There are many dynamics influencing today’s fleet budgets. As we all know, fleet costs have increased across the board - driven by escalating fuel prices, higher acquisition costs, decreased or no fleet incentives, unscheduled maintenance expenses, and volatile upfitting costs, all of which are negatively impacting fleet budgets.
Despite increased cost pressures, many fleet budgets remain the same size as the year prior, but this doesn’t concern many fleet managers because most budgets include funds for replacement vehicles, which remain unspent due to sourcing difficulties.
“My budget hasn’t increased but then again I haven’t exceed my budget because 60% of my vehicles have not been delivered,” said one fleet manager.
Reduced Incentive Monies
An additional negative impact on fleet budgets has been the decrease or outright elimination of fleet incentives, which for all intents and purposes increases the net acquisition price of a vehicle.
On the other hand, OEMs argue that fleet incentives are designed to lower prices but to stimulate buyer demand, but when buyer demand exceeds production availability (as they do today), there is no need to offer incentives. However, the reduction in fleet incentive programs, which has been a fixture in fleet acquisition strategies for a half century, has been negatively perceived by many fleet managers.
Silver Lining is Higher Residuals
While the decrease in fleet incentives is increasing fleet acquisition costs, they are being offset by today’s higher resale values. Fleets have experienced cost increases for acquisition costs, fuel pricing, maintenance expenses, and parts availability. The only good news in fleet continues to be high resale values.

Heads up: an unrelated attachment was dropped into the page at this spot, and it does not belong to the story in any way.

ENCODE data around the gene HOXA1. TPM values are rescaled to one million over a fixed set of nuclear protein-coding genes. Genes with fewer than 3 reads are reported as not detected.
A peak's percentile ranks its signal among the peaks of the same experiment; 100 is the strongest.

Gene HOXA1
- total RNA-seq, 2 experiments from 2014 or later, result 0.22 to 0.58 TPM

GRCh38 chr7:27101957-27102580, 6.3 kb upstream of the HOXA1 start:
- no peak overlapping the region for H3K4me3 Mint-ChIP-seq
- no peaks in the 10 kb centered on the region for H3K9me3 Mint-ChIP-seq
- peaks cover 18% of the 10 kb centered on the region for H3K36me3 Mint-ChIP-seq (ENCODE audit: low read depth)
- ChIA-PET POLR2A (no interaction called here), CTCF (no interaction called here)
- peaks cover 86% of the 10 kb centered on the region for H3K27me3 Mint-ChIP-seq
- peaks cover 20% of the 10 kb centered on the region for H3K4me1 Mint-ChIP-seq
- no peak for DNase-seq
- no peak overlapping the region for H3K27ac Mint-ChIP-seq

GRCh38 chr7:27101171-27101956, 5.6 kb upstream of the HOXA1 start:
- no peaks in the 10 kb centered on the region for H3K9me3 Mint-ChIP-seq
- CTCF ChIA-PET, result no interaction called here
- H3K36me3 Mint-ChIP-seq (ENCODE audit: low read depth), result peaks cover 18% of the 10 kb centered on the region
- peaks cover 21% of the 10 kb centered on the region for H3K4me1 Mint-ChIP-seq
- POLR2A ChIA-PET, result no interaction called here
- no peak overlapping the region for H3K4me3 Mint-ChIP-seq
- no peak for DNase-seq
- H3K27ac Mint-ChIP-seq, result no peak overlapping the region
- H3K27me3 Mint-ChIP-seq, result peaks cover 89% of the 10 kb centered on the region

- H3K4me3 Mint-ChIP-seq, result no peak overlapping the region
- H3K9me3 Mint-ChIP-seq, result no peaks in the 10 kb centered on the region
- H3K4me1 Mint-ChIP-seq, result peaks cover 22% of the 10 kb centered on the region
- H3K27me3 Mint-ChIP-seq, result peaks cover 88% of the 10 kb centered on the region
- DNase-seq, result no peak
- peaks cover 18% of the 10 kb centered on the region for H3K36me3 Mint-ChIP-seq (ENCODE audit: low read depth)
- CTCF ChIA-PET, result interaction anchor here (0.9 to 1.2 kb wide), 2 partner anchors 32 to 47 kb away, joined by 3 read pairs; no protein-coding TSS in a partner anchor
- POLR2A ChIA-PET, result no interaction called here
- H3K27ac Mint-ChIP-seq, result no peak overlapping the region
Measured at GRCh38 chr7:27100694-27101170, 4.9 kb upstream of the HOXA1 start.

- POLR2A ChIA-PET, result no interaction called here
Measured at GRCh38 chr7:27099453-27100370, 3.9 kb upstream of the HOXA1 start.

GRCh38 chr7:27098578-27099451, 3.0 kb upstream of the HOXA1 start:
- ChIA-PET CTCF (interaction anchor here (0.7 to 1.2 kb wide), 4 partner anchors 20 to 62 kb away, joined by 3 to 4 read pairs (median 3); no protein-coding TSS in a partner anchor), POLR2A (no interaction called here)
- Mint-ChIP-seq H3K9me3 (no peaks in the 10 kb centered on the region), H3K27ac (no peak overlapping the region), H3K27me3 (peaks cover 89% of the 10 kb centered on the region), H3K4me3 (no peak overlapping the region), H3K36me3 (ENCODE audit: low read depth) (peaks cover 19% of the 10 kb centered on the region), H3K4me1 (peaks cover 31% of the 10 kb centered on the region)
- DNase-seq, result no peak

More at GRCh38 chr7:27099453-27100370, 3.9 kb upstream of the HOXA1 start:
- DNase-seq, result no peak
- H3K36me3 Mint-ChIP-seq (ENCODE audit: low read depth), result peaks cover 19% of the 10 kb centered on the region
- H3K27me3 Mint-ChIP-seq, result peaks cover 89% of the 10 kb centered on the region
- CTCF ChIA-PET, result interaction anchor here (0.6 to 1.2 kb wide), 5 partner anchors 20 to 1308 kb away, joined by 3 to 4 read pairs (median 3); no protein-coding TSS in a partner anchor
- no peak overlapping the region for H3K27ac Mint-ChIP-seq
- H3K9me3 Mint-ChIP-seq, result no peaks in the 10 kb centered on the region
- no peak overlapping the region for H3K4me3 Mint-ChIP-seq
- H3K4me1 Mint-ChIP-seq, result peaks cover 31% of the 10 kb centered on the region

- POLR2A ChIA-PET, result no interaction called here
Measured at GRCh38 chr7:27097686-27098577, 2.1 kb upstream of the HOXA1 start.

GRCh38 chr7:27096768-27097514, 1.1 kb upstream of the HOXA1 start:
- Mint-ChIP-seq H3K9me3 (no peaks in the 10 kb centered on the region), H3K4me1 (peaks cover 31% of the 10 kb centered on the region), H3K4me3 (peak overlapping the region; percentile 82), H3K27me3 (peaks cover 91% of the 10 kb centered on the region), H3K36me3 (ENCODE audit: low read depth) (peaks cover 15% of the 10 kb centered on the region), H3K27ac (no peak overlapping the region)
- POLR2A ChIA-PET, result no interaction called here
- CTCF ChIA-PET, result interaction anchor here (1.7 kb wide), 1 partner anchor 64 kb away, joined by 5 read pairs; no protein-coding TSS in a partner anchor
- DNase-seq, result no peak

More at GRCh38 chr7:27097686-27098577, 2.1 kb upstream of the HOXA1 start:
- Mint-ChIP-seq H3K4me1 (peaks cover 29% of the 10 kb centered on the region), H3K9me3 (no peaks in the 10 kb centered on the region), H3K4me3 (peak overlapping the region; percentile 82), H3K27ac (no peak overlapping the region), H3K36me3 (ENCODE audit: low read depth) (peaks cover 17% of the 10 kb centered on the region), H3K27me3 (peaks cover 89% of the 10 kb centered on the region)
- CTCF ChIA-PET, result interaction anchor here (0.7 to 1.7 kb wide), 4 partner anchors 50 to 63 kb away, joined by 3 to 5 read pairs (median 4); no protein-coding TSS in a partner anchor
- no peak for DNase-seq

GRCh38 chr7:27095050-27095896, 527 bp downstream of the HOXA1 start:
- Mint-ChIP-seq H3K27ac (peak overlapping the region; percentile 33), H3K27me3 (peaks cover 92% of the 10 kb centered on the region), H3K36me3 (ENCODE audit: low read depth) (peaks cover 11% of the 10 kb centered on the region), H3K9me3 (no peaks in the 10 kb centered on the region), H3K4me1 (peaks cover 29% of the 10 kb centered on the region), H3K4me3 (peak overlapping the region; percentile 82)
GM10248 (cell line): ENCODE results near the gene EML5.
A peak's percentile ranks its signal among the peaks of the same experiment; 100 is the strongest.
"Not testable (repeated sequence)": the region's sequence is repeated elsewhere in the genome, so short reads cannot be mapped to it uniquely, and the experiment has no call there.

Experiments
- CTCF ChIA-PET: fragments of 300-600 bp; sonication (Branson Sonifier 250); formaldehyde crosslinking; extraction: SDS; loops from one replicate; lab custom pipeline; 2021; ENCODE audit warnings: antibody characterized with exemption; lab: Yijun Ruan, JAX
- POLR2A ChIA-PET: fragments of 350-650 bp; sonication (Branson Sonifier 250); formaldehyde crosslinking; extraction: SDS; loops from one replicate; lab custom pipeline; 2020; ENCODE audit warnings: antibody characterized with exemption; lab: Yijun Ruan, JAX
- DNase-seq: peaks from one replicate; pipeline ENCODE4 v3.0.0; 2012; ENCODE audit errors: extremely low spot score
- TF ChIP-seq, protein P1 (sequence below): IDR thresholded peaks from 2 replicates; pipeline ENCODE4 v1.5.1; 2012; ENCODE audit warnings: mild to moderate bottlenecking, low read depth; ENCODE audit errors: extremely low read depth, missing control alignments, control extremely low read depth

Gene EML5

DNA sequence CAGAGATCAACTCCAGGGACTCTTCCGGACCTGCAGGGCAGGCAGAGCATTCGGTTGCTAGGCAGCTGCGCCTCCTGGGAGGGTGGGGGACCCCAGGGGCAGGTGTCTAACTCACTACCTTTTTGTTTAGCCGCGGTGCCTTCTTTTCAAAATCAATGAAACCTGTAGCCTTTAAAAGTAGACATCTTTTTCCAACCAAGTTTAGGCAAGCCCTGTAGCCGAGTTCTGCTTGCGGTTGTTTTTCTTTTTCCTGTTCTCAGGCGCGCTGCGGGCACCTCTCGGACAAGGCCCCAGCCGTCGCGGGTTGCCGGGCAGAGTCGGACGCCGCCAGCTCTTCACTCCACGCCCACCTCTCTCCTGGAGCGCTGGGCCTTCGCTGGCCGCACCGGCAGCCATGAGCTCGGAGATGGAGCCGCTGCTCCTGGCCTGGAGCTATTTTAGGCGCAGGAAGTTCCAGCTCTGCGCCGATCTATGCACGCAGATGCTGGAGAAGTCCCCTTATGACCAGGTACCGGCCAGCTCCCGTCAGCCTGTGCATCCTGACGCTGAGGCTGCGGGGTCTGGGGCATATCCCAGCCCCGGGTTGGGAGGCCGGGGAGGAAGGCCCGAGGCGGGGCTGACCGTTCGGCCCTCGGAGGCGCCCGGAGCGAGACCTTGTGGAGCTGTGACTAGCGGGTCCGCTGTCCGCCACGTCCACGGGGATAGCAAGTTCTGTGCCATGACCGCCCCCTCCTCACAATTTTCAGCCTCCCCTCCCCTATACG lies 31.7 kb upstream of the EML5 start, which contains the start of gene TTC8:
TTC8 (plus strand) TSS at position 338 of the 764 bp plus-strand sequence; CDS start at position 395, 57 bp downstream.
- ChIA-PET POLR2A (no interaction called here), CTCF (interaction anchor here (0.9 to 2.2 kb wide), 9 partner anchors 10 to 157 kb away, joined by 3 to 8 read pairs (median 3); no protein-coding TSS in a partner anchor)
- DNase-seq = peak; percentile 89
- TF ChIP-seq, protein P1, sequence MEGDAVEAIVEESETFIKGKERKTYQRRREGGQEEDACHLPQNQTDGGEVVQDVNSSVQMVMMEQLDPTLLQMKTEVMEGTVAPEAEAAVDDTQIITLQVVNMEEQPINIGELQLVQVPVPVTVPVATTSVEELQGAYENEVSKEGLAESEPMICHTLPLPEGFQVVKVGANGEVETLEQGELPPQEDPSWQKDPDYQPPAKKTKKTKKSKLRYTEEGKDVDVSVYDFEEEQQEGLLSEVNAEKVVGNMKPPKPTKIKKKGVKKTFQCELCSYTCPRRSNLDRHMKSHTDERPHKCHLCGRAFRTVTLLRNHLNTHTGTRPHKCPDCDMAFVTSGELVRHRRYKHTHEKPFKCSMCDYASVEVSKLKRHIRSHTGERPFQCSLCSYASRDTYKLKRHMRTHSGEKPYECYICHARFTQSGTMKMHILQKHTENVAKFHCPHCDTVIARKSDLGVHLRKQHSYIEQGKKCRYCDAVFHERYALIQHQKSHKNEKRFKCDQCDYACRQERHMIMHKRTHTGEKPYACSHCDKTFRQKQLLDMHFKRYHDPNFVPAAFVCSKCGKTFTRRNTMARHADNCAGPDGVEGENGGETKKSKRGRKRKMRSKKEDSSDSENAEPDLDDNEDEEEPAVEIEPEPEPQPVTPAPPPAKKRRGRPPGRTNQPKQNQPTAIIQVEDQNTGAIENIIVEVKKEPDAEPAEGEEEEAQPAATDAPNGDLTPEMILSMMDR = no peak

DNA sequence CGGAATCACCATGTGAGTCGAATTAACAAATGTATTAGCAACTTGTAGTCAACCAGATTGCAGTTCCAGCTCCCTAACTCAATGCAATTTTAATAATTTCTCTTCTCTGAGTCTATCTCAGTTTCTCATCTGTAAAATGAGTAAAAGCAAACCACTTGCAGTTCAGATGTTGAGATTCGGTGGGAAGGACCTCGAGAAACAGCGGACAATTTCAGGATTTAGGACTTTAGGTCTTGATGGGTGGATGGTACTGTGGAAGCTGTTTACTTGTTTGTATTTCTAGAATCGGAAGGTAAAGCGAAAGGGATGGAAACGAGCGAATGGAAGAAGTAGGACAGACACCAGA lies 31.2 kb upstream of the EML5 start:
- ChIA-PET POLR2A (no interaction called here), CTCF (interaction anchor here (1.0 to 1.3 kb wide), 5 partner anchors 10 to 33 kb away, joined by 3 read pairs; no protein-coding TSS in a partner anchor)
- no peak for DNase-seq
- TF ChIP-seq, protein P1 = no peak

Other fleet managers likewise cited higher resale values are offsetting the impact of lower incentives. Many believe that if resale values remain elevated for the foreseeable future, the lack of fleet incentives will be made up on the back end. Some fleets are estimating the significant return at resale will offset price increases and the decrease in incentives.
In past years, some OEMs used fleet incentives to increase fleet market share especially for vehicles that were not in high-demand. This made it difficult for non-traditional fleet OEMs to compete against aggressive, high-dollar incentive programs from competitor OEMs. However, today’s reduced fleet incentives have assisted some non-traditional fleet OEMs to make inroads into fleet.
“With incentives not as favorable as in the recent past, it basically levels the playing field. Today, what drives the market is the best price for the best vehicle in the right timeframe,” said Bob Martines, CEO of CCM, whose company over the years has been increasingly sought out by clients to help manage their fleets.
Higher Rental Expenses
At many companies, fleet budgets have increased but not enough to compensate for the across-the-board cost increases. This is prompting some companies to reduce vehicles in the sales fleet to offset the higher unbudgeted costs.
Another dynamic impacting budgets is increased vehicle rental costs as vehicles kept in service beyond their scheduled replacement begin to experience higher incidents of unscheduled maintenance. This coupled with the ongoing shortage of spare parts is increasing vehicle downtime.
Originally posted on Automotive Fleet
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